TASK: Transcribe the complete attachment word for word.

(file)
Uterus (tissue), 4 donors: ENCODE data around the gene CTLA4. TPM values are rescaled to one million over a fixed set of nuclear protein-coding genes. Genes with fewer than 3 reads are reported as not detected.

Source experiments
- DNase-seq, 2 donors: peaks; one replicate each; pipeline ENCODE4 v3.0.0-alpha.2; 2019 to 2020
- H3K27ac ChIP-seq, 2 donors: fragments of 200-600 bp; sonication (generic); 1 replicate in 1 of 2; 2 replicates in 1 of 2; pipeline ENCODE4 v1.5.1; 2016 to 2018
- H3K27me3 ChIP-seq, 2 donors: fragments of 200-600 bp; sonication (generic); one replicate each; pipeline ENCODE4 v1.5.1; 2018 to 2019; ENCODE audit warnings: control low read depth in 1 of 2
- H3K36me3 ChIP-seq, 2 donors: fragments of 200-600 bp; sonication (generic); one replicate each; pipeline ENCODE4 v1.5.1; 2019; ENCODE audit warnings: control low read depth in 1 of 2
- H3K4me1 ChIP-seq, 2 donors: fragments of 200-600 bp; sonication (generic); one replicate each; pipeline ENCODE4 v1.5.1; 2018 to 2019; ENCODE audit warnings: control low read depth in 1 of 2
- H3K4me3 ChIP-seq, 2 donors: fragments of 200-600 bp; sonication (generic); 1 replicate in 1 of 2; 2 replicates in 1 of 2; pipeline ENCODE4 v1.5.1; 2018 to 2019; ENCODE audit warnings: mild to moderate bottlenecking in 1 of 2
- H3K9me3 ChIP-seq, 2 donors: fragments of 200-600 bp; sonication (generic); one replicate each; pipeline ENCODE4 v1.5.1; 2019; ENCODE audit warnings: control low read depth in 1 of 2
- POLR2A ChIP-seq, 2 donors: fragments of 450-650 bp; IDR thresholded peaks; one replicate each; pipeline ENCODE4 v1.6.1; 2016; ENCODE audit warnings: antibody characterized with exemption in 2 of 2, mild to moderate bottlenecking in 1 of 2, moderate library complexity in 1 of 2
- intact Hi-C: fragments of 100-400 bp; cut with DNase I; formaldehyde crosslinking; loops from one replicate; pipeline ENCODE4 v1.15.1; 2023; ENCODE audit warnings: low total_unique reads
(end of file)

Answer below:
Uterus (tissue), 4 donors: ENCODE data around the gene CTLA4. TPM values are rescaled to one million over a fixed set of nuclear protein-coding genes. Genes with fewer than 3 reads are reported as not detected.

Source experiments
- DNase-seq, 2 donors: peaks; one replicate each; pipeline ENCODE4 v3.0.0-alpha.2; 2019 to 2020
- H3K27ac ChIP-seq, 2 donors: fragments of 200-600 bp; sonication (generic); 1 replicate in 1 of 2; 2 replicates in 1 of 2; pipeline ENCODE4 v1.5.1; 2016 to 2018
- H3K27me3 ChIP-seq, 2 donors: fragments of 200-600 bp; sonication (generic); one replicate each; pipeline ENCODE4 v1.5.1; 2018 to 2019; ENCODE audit warnings: control low read depth in 1 of 2
- H3K36me3 ChIP-seq, 2 donors: fragments of 200-600 bp; sonication (generic); one replicate each; pipeline ENCODE4 v1.5.1; 2019; ENCODE audit warnings: control low read depth in 1 of 2
- H3K4me1 ChIP-seq, 2 donors: fragments of 200-600 bp; sonication (generic); one replicate each; pipeline ENCODE4 v1.5.1; 2018 to 2019; ENCODE audit warnings: control low read depth in 1 of 2
- H3K4me3 ChIP-seq, 2 donors: fragments of 200-600 bp; sonication (generic); 1 replicate in 1 of 2; 2 replicates in 1 of 2; pipeline ENCODE4 v1.5.1; 2018 to 2019; ENCODE audit warnings: mild to moderate bottlenecking in 1 of 2
- H3K9me3 ChIP-seq, 2 donors: fragments of 200-600 bp; sonication (generic); one replicate each; pipeline ENCODE4 v1.5.1; 2019; ENCODE audit warnings: control low read depth in 1 of 2
- POLR2A ChIP-seq, 2 donors: fragments of 450-650 bp; IDR thresholded peaks; one replicate each; pipeline ENCODE4 v1.6.1; 2016; ENCODE audit warnings: antibody characterized with exemption in 2 of 2, mild to moderate bottlenecking in 1 of 2, moderate library complexity in 1 of 2
- intact Hi-C: fragments of 100-400 bp; cut with DNase I; formaldehyde crosslinking; loops from one replicate; pipeline ENCODE4 v1.15.1; 2023; ENCODE audit warnings: low total_unique reads